Direct to Your TV: NYU’s “University Broadcast Lab” (1969 -1983)



In accordance with the 50th Anniversary of NYU Tisch School of the Arts my colleague and I are researching the history of the School. We’re primarily focusing on locating and preserving audio-visual materials that record early faculty and students’ contributions. So far we’ve made some pretty exciting discoveries!

One portion of the School’s history that is proving particularly intriguing pertains to a series of programs made for a long-term project entitled “University Broadcast Lab.”

Between 1969-81 an extremely productive collaboration existed between the non-commercial, local station WNYC-TV and a 26-week color television course taught by Professors Richard Goggin and Irving Falk. For a number of months a year WNYC-TV would broadcast twice-weekly on Channel 31 the original and imaginative output made by students of this class. The first episode to air was entitled “Feiffer and Friends,” written and featuring -then student – Billy Crystal.

To exemplify the scope, innovation, and ambition of these television programs I’ve included below a random sampling of titles along with their descriptions:

  • Chase Newhart’s Beat the Draft (taping date: Jan 14 1970, air date: 10:30 pm, Jan 25 1970). This satiric program is a take-off on the game show format  – the winner gets a deferment, the loser is drafted to fight in Vietnam.
  • Bob Ackerman and Don Brockway’s Inside Television (air date: Feb 22 1971). This comedy-satire takes the viewer on a tour of the inside of his television set where he will learn about the work of dedicated people (called “Nurns”) who make their homes inside electronic devices. The Nurns explain the gadgets inside the TV set and give their opinions on some of the shows viewers watch.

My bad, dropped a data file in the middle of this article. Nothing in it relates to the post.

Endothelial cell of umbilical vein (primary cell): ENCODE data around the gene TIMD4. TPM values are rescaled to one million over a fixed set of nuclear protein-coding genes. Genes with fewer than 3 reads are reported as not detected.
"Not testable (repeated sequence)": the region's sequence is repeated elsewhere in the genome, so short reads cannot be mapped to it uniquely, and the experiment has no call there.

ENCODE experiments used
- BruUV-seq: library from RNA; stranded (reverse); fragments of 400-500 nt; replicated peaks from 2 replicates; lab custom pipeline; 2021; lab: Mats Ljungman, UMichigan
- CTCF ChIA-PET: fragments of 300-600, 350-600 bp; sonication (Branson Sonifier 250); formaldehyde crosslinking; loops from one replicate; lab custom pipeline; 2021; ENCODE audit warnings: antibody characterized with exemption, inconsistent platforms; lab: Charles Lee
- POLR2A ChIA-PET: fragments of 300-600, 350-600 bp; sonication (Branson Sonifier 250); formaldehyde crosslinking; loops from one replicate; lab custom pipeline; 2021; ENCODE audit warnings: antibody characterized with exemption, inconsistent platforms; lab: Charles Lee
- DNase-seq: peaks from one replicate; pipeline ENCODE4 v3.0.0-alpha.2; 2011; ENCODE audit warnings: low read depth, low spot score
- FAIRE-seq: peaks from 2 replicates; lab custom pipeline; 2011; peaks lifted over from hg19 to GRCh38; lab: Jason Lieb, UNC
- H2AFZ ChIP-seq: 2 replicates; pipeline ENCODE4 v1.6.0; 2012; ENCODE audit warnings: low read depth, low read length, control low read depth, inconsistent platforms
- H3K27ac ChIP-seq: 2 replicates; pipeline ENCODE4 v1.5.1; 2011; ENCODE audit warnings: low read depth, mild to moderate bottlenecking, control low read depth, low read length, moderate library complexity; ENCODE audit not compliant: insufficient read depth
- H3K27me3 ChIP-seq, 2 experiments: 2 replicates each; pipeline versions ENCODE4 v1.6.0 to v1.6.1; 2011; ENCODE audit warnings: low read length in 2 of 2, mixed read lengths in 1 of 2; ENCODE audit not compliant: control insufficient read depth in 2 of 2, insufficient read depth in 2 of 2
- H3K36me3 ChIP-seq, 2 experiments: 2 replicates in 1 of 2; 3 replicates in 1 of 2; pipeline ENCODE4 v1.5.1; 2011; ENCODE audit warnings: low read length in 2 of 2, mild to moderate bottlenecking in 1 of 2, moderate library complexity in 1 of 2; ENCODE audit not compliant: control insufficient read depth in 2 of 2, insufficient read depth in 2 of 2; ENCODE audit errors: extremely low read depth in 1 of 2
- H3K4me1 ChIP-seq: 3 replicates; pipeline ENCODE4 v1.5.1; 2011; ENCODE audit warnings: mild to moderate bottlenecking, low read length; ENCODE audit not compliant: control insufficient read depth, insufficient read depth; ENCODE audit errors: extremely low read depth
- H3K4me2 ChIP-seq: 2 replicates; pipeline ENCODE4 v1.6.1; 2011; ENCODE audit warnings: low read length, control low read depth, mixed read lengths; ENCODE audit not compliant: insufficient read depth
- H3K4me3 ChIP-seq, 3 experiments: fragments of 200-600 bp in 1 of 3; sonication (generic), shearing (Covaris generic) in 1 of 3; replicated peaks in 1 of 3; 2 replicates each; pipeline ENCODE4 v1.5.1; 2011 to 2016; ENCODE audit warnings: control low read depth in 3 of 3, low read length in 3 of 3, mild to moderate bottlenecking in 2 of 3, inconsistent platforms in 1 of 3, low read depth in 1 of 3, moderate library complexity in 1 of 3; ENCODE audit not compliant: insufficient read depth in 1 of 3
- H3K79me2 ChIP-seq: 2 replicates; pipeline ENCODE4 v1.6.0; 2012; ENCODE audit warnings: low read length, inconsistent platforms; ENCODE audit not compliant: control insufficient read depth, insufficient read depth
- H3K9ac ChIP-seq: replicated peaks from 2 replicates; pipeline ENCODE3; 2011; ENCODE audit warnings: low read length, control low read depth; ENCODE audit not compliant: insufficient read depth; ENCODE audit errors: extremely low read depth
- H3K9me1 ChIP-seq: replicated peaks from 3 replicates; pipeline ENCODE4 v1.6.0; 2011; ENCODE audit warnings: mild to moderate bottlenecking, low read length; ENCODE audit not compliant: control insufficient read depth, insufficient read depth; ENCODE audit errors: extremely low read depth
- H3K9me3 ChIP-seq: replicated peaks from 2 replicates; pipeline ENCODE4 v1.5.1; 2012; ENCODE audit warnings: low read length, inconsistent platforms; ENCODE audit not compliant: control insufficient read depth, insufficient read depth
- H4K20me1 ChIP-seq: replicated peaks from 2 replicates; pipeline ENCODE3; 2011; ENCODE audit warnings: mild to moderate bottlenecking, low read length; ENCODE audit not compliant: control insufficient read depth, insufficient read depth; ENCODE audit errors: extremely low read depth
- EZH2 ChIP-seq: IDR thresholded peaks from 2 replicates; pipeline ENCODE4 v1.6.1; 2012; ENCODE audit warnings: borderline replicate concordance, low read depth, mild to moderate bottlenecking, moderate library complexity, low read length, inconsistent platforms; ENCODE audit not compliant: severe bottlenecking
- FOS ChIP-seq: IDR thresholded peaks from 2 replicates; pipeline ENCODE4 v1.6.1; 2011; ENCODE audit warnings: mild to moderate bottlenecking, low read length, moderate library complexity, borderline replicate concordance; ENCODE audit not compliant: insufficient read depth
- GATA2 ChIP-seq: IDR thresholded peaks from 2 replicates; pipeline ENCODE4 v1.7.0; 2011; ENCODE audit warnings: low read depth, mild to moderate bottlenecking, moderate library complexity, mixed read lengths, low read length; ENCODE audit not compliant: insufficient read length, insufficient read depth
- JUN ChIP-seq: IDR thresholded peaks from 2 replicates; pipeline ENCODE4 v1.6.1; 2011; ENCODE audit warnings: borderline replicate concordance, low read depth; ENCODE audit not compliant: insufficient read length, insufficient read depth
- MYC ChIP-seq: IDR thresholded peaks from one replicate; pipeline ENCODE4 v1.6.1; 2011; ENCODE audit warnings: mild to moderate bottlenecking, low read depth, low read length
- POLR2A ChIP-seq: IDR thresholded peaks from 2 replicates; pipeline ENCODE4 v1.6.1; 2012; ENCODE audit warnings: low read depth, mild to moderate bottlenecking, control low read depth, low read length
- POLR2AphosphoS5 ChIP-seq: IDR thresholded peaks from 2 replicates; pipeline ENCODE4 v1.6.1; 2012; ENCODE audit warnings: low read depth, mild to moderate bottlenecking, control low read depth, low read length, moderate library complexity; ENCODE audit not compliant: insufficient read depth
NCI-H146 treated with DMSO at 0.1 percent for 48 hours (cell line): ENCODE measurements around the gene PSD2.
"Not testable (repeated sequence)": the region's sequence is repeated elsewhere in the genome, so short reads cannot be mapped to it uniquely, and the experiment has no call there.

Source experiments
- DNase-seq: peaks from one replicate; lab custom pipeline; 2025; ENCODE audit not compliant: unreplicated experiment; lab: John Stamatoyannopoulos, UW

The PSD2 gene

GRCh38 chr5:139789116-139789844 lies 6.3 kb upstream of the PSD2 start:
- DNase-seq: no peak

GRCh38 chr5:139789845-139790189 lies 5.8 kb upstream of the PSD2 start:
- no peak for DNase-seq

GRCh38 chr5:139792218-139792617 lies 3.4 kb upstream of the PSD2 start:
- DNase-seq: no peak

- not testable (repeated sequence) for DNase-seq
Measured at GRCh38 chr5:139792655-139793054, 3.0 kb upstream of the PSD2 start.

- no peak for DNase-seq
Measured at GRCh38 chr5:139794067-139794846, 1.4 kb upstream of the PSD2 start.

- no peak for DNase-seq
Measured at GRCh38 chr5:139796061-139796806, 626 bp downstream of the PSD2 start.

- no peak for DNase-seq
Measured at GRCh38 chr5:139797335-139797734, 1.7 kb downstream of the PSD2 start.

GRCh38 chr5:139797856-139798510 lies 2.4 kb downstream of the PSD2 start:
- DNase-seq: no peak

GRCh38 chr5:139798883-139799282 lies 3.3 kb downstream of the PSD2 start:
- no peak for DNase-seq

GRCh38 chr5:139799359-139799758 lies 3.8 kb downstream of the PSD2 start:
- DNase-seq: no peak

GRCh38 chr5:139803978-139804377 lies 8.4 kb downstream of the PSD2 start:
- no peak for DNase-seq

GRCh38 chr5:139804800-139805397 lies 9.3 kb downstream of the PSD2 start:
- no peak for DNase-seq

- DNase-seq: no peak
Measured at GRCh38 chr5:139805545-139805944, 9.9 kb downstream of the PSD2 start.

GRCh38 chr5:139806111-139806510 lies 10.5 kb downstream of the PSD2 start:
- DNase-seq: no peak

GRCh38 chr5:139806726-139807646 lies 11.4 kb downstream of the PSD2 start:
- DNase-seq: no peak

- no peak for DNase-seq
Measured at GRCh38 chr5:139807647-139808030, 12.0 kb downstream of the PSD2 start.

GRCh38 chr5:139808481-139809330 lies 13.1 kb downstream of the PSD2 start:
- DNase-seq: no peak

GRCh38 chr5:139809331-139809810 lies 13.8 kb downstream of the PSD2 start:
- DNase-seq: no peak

• Sheva Farkas’s We the People (air date: Mar 15 1971). An original drama about the confusion of ideas and the lack of ability to either compromise or listen to opposite points of view, the program revolves around the issues of racism, radicalism and the war in Vietnam.
  • Electa Brown and John Homs’s What? Your Favorite Subject is Math – The Village Charrette (May 24 1971). Miss Brown interviews Patricia Flynn, Chairman of the Greenwich Village Charrette Steering Committee and Charles Patrick Bell, a 7-year-old first grader at P.S. 3 in the Village.

A sub-series of UBL called Cinemantics aired sporadically within each season. In the Cinemantics programs young filmmakers from NYU’s film program would screen their movies and discuss them in the studio with NYU Professor Nick Tanis. In one episode a young Oliver Stone talks about his short film The Madman of Martinique. In another episode Edward T. Summer (March 13 1972) presents his movie Item 72-D: The Adventures of Spa and Fon, a film that revolves around the kidnapping of a 1950s tough guy from Earth by Spa and Fon, two extraterrestrial creatures. Revived and placed back on Earth in the year 2020 AD a world of peace Item 72-D proceeds to corrupt everyone in sight until Spa and Fon make an unexpected intervention.

Given UBL’s vibrancy, and the formative influence it had on students of NYU’s Film and TV Institute, I’m really hoping to track down recordings of UBL so that they can be preserved and celebrated.

The search continues…



Comments Off on Direct to Your TV: NYU’s “University Broadcast Lab” (1969 -1983)

Filed under Blog

Comments are closed.